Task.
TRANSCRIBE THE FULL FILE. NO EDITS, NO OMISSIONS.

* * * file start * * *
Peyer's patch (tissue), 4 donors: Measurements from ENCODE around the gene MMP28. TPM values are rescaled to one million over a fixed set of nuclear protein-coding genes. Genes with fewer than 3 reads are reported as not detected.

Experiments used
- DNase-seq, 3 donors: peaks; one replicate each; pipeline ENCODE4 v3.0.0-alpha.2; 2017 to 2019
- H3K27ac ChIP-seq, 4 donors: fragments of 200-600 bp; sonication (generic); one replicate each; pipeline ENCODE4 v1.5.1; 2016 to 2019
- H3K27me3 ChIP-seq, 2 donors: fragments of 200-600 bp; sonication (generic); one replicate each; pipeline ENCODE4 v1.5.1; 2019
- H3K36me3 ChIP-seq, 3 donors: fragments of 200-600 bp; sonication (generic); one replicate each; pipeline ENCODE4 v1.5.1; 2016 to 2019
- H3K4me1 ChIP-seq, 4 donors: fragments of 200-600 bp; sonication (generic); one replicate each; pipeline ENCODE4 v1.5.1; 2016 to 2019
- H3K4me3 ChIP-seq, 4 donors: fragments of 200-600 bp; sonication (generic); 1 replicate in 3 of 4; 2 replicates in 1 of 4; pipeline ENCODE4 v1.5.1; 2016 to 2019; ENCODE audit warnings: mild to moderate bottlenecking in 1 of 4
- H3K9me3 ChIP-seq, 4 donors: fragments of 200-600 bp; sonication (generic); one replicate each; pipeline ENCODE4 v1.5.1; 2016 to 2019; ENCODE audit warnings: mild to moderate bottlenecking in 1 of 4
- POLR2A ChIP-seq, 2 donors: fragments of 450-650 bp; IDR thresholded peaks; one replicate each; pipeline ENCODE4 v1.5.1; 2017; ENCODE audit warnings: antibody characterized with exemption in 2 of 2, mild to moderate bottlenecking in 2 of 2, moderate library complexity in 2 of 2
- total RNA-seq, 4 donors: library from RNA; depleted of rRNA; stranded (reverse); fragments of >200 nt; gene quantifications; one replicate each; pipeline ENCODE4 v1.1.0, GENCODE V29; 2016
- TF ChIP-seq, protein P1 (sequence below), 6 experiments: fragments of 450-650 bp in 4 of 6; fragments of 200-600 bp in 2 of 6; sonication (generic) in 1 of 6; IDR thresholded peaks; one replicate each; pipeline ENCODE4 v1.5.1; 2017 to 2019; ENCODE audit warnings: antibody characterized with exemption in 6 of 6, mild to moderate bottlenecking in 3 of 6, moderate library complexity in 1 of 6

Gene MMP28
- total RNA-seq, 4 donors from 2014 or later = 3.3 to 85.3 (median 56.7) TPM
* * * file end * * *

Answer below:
Peyer's patch (tissue), 4 donors: Measurements from ENCODE around the gene MMP28. TPM values are rescaled to one million over a fixed set of nuclear protein-coding genes. Genes with fewer than 3 reads are reported as not detected.

Experiments used
- DNase-seq, 3 donors: peaks; one replicate each; pipeline ENCODE4 v3.0.0-alpha.2; 2017 to 2019
- H3K27ac ChIP-seq, 4 donors: fragments of 200-600 bp; sonication (generic); one replicate each; pipeline ENCODE4 v1.5.1; 2016 to 2019
- H3K27me3 ChIP-seq, 2 donors: fragments of 200-600 bp; sonication (generic); one replicate each; pipeline ENCODE4 v1.5.1; 2019
- H3K36me3 ChIP-seq, 3 donors: fragments of 200-600 bp; sonication (generic); one replicate each; pipeline ENCODE4 v1.5.1; 2016 to 2019
- H3K4me1 ChIP-seq, 4 donors: fragments of 200-600 bp; sonication (generic); one replicate each; pipeline ENCODE4 v1.5.1; 2016 to 2019
- H3K4me3 ChIP-seq, 4 donors: fragments of 200-600 bp; sonication (generic); 1 replicate in 3 of 4; 2 replicates in 1 of 4; pipeline ENCODE4 v1.5.1; 2016 to 2019; ENCODE audit warnings: mild to moderate bottlenecking in 1 of 4
- H3K9me3 ChIP-seq, 4 donors: fragments of 200-600 bp; sonication (generic); one replicate each; pipeline ENCODE4 v1.5.1; 2016 to 2019; ENCODE audit warnings: mild to moderate bottlenecking in 1 of 4
- POLR2A ChIP-seq, 2 donors: fragments of 450-650 bp; IDR thresholded peaks; one replicate each; pipeline ENCODE4 v1.5.1; 2017; ENCODE audit warnings: antibody characterized with exemption in 2 of 2, mild to moderate bottlenecking in 2 of 2, moderate library complexity in 2 of 2
- total RNA-seq, 4 donors: library from RNA; depleted of rRNA; stranded (reverse); fragments of >200 nt; gene quantifications; one replicate each; pipeline ENCODE4 v1.1.0, GENCODE V29; 2016
- TF ChIP-seq, protein P1 (sequence below), 6 experiments: fragments of 450-650 bp in 4 of 6; fragments of 200-600 bp in 2 of 6; sonication (generic) in 1 of 6; IDR thresholded peaks; one replicate each; pipeline ENCODE4 v1.5.1; 2017 to 2019; ENCODE audit warnings: antibody characterized with exemption in 6 of 6, mild to moderate bottlenecking in 3 of 6, moderate library complexity in 1 of 6

Gene MMP28
- total RNA-seq, 4 donors from 2014 or later = 3.3 to 85.3 (median 56.7) TPM